Is China Looking to Singapore for Lessons in Filial Piety?

A balloon seller in Chongqing

An elderly balloon seller in Chongqing

Who would have thought that passing assertive laws that forced the majority of a population to bear no more than one child would have harmful effects on a society? Well, it’s starting to happen in China as the coevals of America’s “baby boomers” (engendered by Mao’s well thought-out policy of “人多好办事,” or “more people gets the job done”) are beginning to age with only one son or daughter to care for them.

published a story with GlobalPost about a law that China is contemplating passing in order to counter the lack of filial children its modern landscape has breed. What didn’t make it into this article is the fact that China is not the first country in Asia to take legislative action to protect aging parents. (And the stressed health-care system they create.)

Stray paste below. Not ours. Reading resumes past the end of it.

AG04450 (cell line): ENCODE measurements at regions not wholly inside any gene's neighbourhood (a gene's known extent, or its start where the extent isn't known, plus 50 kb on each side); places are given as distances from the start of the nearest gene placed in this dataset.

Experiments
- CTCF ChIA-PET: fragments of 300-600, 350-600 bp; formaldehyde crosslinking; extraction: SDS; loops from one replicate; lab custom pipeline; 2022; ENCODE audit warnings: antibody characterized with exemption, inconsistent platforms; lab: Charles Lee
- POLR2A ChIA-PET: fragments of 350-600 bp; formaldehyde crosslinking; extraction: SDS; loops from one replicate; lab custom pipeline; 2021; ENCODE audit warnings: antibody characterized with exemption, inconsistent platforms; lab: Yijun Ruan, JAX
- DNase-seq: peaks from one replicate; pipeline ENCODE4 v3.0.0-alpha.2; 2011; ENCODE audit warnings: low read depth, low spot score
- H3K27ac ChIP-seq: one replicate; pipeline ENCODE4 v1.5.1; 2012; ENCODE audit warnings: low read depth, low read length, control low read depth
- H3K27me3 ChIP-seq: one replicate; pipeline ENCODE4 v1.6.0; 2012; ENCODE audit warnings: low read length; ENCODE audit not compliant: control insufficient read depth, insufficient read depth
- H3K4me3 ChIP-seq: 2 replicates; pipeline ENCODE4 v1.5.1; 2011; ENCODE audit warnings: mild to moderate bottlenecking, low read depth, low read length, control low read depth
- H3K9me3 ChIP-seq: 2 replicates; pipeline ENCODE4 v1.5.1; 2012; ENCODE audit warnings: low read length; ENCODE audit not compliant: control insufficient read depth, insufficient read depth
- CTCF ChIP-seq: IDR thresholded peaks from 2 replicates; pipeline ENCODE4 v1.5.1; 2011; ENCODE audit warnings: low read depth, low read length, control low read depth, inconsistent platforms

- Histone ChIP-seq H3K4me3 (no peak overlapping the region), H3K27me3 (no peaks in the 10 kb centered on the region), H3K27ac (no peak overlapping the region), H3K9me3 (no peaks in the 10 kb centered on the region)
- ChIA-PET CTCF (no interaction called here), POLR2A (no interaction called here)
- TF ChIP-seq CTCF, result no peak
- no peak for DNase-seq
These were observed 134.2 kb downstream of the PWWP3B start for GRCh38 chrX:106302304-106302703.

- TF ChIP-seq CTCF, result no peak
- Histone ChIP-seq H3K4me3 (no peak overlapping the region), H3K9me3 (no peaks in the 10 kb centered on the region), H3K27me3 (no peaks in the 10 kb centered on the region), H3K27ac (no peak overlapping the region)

Back in 1995, Singapore passed a similar bill known as the Maintenance of Parents Act. It would seem, not for the first time, that China is taking a page out of the Singaporean Authoritarian Handbook. After all, Singapore represents a lot of things that China’s leaders would envy. It is a wealthy, conservative state that suppresses descent efficiently while keeping the streets clean and safe and, most importantly, maintaing a robust economy. So what can we expect if China decides to apply Singaporean polices with Chinese characteristics? The end to chewing gum, perhaps? Well, let’s not go that far just yet.

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